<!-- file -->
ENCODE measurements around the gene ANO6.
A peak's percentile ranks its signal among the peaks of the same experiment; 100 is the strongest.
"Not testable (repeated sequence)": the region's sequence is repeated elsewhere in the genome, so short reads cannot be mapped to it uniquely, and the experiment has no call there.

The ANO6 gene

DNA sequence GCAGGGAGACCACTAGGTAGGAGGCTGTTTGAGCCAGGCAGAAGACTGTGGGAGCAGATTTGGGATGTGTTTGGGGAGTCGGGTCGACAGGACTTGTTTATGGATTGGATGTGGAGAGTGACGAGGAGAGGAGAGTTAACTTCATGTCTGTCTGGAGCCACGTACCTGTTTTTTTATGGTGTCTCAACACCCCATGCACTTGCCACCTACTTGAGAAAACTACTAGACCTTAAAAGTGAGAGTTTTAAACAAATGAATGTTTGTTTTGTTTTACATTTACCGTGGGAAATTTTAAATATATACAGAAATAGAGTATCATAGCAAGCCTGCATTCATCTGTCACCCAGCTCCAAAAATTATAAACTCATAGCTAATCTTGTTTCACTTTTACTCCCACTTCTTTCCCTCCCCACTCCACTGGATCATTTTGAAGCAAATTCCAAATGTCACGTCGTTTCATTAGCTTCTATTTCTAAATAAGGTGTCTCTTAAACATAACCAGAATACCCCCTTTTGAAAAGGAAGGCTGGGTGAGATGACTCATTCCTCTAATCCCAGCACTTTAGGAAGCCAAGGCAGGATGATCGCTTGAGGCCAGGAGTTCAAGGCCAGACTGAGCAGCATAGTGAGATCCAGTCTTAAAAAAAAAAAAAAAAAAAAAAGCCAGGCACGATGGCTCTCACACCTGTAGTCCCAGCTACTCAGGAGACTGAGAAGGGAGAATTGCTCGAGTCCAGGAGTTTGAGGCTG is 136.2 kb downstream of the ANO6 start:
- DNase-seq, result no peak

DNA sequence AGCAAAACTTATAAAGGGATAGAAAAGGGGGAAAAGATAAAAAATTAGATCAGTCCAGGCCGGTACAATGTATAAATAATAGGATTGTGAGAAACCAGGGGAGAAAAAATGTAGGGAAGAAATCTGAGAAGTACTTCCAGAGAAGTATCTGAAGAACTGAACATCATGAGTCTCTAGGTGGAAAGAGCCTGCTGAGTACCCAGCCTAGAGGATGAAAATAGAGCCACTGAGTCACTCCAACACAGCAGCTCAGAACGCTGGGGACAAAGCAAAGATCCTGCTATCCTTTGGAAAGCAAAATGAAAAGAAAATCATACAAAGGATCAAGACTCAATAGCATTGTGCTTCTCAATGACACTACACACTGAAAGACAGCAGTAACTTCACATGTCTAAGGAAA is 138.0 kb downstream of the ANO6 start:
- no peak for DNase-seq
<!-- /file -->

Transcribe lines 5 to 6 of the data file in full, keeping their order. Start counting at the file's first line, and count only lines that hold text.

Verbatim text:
DNA sequence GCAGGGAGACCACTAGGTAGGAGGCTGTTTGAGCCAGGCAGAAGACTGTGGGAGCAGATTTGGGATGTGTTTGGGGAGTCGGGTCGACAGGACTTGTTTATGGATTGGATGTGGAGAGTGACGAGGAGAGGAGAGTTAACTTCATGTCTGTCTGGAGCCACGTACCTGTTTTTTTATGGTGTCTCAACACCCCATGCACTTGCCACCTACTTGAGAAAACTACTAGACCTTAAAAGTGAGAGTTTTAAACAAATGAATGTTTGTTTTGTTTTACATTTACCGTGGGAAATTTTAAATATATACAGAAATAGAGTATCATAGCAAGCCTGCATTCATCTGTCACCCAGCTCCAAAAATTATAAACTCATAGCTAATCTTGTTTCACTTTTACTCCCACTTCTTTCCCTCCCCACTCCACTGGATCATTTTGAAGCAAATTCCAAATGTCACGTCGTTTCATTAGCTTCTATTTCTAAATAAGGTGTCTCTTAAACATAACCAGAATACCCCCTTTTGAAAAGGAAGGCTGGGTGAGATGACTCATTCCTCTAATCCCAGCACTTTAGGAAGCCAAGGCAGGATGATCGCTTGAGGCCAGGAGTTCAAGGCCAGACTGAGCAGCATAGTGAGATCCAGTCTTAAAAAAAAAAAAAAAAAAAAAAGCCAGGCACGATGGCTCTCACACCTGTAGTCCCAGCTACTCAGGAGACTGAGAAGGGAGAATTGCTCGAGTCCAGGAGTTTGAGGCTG is 136.2 kb downstream of the ANO6 start:
- DNase-seq, result no peak